Many are the places in Wales where the ground is lumpy and humpy with tumuli, or little artificial mounds. Among these the sheep graze, the donkeys
Here the ground is strewn with the ruins of cromlechs, or Cymric strongholds, of old Roman camps, of chapels and monasteries, showing that many different races of men have come and gone, while the birds still fly and the flowers bloom.
Centuries ago, the good monks of St. David had a school where lads were taught Latin and good manners. One of their pupils was a boy named Elidyr. He was such a poor scholar and he so hated books and loved play, that in his case spankings and whippings were almost of daily occurrence. Still he made no improvement. He was in the habit also of playing truant, or what one of the monks called “traveling to Bagdad.” One of the consequences was that certain soft parts of his body—apparently provided by nature for this express purpose—often received a warming from his daddy.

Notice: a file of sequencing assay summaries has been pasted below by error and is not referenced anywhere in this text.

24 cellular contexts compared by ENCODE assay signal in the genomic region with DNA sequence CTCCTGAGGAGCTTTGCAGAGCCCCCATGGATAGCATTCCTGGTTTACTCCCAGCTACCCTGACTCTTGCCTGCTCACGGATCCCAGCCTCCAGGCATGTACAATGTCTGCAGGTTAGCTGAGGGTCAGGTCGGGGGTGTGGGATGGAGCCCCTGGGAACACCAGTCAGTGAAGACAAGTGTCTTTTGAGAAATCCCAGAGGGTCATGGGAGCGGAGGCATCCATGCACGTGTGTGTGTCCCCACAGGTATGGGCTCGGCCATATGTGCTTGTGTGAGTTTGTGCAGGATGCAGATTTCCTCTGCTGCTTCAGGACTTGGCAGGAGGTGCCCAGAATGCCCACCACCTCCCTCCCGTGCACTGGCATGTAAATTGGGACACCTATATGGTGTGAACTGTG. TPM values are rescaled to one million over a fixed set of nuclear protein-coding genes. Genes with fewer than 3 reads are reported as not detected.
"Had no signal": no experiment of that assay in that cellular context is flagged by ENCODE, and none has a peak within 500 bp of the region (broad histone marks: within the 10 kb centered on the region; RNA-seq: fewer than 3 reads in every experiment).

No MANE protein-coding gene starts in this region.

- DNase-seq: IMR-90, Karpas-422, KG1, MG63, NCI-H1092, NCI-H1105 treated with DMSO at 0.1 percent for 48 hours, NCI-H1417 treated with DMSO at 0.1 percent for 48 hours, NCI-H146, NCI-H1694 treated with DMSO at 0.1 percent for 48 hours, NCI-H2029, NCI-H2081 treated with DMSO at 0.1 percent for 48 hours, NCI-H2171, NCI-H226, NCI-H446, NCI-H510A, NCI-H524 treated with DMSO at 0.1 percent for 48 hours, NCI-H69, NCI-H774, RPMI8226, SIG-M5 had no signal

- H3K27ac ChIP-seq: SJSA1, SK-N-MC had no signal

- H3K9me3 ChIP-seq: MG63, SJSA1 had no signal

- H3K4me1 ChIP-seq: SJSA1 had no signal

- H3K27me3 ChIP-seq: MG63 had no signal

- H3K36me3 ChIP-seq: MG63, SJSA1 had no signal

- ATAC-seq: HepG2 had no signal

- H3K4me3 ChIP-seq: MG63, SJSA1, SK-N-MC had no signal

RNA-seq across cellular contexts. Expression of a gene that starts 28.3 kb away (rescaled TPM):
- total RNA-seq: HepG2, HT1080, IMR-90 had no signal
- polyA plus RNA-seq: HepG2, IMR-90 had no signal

His mother loved her boy dearly, and she often gently chided him, but he would not listen to her, and when she urged him to be more diligent, he ran out of the room. The monks did not spare the birch rod, and soon it was a case of a whipping for every lesson not learned.
One day, though he was only twelve years old, the boy started on a long run into the country. The further he got, the happier he felt—at least for one day.
At night, tired out, he crept into a cave. When he woke up, in the morning, he thought it was glorious to be as free as the wild asses. So like them, he quenched his thirst at the brook. But when, towards noon, he could find nothing to eat, and his inside cavity seemed to enlarge with very emptiness, his hunger grew every minute. Then he thought that a bit of oat cake, a leek, or a bowl of oat meal, whether porridge or flummery, might suit a king.